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Developing country climate scientists are being targeted by an elaborate 'phishing' scam that invites them to attend conferences and asks for advance payment.

The conferences are fake but are advertised on websites that look authentic and falsely claim support from big companies, such as the energy company BP, and governmental departments.

BBC News said it has seen emails from two African scientists who were planning to speak at such conferences in London but pulled out when asked for money.

One website, currently live, advertises a conference organised by the 'Global Warming Volunteer Group' and hosted by the Crown London Hotel — giving the same address as the real-life Crowne Plaza, which has nothing to do with the scheme.

'Climate-phishing' dates back to 2007, when an email sent to scientists read: "Random Selection as Development/Campaign Partner... We hereby notify you that you have been selected as a partner in the World Campaign against Global Warming ... "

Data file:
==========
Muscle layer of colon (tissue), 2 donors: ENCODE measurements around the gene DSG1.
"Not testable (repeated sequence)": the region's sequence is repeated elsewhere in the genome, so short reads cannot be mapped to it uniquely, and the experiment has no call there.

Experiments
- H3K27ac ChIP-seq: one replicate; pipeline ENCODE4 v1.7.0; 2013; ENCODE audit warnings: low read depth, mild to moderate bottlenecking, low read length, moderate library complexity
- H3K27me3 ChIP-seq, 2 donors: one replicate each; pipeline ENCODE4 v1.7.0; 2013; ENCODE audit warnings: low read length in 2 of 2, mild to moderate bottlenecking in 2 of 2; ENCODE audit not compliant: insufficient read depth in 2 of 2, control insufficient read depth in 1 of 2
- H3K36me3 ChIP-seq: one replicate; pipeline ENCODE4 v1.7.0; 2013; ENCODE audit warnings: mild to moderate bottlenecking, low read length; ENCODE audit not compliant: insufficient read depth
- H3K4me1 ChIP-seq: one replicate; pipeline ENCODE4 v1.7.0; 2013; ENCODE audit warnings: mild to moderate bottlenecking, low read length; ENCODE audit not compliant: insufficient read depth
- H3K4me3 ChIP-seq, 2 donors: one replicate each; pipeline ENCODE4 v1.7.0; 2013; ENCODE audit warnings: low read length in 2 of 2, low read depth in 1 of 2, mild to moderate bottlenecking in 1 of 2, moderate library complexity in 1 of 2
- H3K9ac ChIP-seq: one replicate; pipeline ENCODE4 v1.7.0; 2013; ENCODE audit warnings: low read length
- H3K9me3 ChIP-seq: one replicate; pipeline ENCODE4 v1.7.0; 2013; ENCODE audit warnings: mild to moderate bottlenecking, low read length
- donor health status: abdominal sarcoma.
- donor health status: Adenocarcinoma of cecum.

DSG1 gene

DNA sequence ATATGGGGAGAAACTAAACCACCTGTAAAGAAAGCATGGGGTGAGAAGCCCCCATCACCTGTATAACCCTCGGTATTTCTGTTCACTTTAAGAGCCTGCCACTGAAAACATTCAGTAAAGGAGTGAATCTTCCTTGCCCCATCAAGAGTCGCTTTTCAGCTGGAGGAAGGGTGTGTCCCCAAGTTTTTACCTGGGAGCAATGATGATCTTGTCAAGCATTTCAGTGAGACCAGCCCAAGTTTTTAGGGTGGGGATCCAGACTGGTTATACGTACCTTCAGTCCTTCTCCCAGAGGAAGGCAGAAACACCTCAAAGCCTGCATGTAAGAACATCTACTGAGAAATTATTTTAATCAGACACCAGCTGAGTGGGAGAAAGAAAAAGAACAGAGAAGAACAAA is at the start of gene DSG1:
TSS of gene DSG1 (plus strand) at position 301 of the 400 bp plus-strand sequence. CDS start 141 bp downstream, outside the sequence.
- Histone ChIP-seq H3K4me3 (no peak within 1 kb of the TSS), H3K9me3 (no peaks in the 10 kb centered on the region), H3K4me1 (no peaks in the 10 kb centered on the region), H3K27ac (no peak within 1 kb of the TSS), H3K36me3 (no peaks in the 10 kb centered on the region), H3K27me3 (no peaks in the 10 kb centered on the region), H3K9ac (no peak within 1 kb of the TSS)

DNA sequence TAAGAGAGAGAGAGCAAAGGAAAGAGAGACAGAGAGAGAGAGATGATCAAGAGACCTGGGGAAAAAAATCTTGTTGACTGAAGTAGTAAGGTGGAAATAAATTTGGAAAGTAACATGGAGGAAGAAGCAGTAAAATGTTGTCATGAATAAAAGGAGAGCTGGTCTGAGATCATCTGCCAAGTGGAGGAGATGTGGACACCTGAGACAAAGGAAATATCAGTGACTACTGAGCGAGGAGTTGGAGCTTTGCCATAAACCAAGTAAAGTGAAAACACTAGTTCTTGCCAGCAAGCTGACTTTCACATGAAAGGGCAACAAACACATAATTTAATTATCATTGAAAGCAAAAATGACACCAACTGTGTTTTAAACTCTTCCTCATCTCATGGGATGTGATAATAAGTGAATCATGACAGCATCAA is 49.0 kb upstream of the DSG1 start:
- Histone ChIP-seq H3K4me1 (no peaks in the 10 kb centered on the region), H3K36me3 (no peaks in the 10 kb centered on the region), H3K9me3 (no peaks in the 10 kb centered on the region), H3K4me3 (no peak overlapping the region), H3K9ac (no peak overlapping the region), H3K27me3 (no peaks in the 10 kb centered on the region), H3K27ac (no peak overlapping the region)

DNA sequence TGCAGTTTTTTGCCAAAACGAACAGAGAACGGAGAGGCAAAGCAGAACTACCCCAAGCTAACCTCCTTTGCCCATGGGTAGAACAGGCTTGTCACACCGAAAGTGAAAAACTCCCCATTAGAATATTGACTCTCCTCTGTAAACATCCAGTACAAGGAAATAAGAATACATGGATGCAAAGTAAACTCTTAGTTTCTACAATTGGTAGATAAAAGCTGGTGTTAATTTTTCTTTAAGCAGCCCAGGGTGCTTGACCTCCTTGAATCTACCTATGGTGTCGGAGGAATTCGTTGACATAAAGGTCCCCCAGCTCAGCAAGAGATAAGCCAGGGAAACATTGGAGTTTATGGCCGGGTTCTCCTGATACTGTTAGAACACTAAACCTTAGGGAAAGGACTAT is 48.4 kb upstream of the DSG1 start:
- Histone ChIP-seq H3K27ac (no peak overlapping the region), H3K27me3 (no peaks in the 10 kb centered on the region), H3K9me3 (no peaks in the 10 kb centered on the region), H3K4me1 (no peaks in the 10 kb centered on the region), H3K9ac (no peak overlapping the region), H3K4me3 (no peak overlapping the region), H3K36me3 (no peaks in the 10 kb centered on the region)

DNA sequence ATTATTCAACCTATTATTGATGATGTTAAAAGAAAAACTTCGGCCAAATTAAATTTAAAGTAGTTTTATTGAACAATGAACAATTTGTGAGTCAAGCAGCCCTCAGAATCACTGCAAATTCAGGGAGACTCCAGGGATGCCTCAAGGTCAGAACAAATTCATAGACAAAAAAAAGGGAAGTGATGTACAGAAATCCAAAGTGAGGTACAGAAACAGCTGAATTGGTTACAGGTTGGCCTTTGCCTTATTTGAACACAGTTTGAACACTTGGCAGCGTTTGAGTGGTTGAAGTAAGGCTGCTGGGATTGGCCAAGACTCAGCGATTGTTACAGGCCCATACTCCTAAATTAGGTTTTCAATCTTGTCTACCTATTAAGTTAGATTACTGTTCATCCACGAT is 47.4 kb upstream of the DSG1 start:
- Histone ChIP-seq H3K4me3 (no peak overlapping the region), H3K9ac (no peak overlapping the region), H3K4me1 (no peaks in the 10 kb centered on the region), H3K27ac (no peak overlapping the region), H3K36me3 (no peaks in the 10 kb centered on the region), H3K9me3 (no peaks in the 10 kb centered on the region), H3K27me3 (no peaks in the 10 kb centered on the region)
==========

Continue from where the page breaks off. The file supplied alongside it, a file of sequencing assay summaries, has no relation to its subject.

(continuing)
But the new online scams are more sophisticated. Some list names of existing climate experts, such as the executive secretary of the UN Framework Convention on Climate Change, and claim funding from the UN General Assembly.

What they have in common is they ask for travel or accommodation costs of around €200–300 (US$273–410) to be paid up front, which will be reimbursed later on.

Langston James "Kimo" Goree VI, of the International Institute for Sustainable Development (IISD) in the United States, told BBC News: "The scammers have lifted entire portions of the IISD website, doing a search and replace to find IISD and replace it with their own fake name and creating a fake website that they use to fool people into believing that they are legitimate."

"The fake website is very cleverly done ... they do speak the 'lingo' fluently."

They are after money as well as personal details, such as e-mail addresses, said Carole Theriault, a spokeswoman on security issues with online security company Sophos. "So if you've replied to an e-mail invitation you're saying 'hi, this is me, this is my email address as of now' — that's valuable."